Inside we could see two Aboriginal people, crown counsel, and a number of sheriffs and police officers. There were also two members of the press, who were handpicked to be present. That was all the people that were in there. When the Appeal Court judge said that the courtroom was crowded, he lied.

The whole incident took about two minutes. Two burly officers (one was Doug Hartl) were standing right at Dr. Clark's back, restricting his movements and shoving him. Then we saw him toss the sheaf of papers onto the clerk's desk. At that point three RCMP officers wrestled Clark to the ground and dragged him out of the courtroom. I believe the whole incident was pre-arranged to criminalize Dr. Clark.

Dr. Clark was criminalized on Sept. 15, 1995, and again on Feb. 20, 1997. Today, Justice Gibbs, in the Appeal Court of BC stated that he found little if anything to criticize in Judge Friesen's judgement of Feb. 21, 1997. Gibbs also stated: "This man must be deterred and restrained... as those of like mind must also be deterred and restrained."

Dr. Clark now joins a number of members of the bar who have been "deterred and restrained" including:

- Renata Auger, a Cree lawyer represented by Jack Cram's office, who has disappeared after revealing that the lawyers for the natives in Delgaamukw had "thrown the case";

- Jack Cram himself, who was forcibly retired, pleading "mental exhaustion" when given a choice between recanting or imprisonment;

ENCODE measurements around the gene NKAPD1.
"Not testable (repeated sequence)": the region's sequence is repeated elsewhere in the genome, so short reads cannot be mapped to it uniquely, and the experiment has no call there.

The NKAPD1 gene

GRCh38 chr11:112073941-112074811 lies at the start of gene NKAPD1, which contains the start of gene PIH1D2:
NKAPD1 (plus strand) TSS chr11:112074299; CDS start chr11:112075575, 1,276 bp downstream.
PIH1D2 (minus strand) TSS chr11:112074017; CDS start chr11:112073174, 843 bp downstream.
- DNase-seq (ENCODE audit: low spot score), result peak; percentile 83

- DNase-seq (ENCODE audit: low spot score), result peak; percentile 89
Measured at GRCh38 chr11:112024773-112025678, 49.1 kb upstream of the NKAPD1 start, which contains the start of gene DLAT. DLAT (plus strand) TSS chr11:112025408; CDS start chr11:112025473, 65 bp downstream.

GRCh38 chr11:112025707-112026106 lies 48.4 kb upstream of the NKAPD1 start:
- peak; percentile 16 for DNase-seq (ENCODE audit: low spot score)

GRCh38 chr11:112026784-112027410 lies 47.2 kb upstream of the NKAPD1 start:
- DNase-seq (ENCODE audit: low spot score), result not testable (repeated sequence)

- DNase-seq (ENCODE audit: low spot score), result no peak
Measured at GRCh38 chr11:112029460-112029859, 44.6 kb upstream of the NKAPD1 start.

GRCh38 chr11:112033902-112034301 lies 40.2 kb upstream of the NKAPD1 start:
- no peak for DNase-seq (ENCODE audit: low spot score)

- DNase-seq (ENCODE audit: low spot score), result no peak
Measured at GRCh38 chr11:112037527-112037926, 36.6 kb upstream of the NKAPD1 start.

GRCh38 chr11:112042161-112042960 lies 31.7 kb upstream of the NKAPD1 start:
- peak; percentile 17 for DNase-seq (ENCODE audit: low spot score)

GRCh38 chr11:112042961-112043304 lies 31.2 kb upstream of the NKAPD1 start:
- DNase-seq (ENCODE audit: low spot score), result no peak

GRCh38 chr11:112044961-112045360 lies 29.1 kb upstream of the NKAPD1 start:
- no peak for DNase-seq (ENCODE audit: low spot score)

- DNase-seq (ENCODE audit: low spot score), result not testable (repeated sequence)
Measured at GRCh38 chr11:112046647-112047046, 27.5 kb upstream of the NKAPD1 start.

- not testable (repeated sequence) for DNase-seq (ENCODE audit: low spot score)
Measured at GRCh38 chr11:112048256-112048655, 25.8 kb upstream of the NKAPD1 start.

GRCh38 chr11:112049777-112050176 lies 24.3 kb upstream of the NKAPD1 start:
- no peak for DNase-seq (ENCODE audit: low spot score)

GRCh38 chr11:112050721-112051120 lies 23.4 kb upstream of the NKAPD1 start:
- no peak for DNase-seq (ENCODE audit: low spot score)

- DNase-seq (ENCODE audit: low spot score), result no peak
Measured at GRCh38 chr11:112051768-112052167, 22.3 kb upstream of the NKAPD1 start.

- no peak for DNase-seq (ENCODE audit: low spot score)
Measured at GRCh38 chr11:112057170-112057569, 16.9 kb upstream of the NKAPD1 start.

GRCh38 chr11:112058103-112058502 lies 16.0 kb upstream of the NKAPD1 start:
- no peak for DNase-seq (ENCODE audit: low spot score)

- Janice Switlo, who had been involved in the Gustafsen Lake defence in the past; and

- Lynne Crompton, who was a lawyer for the Lil'Wat Peoples movement but no longer practices law.

Some of the materials from the Lil'Wat Appellants' Reply to Attorney General's Argument in the William's Case CC930029-30-31-32 in the Supreme Court of BC indicate some of what BC Courts have to hide:
"..The courts below from which this appeal is taken wilfully blinded themselves to what was really going on in favour of relying upon the decision of McEachern Chief Justice of BC in Delgamuukw to pre-empt the juridical jurisdiction issue as raised before them, which was the same issue as that just fraudulently pre-empted by McEachern CJBC in the civil appeal.

"At this juncture, it is worthy to recall that McEachern CJBC was a senior partner in Russel and DuMoulin which firm argued the Attorney-General's side in Delgamuukw, and which firm was itself associated with Borden DuMoulin Howard Gervais, which firm argued the natives' side in Bear Island [Supreme Court of Canada decision against native rights]. In fact, Mr. Goldie, since promoted to sit on the bench with McEachern CJBC, was the lawyer at Russel and DuMoulin with charge of the conduct of the Attorney General's case against the natives in Delgamuukw. He was also in charge of the Attorney-General's case as an intervenor against the natives in Bear Island in the Supreme Court of Canada. His partner in the national firm Borden DuMoulin Howard Gervais, Ross Murray, QC, of Borden and Elliot, argued the natives' side in the Bear Island appeal. From that appeal, Mr. Murrray purposefully, and without the knowledge and consent of his native principals, excluded the juridical jurisdiction issue.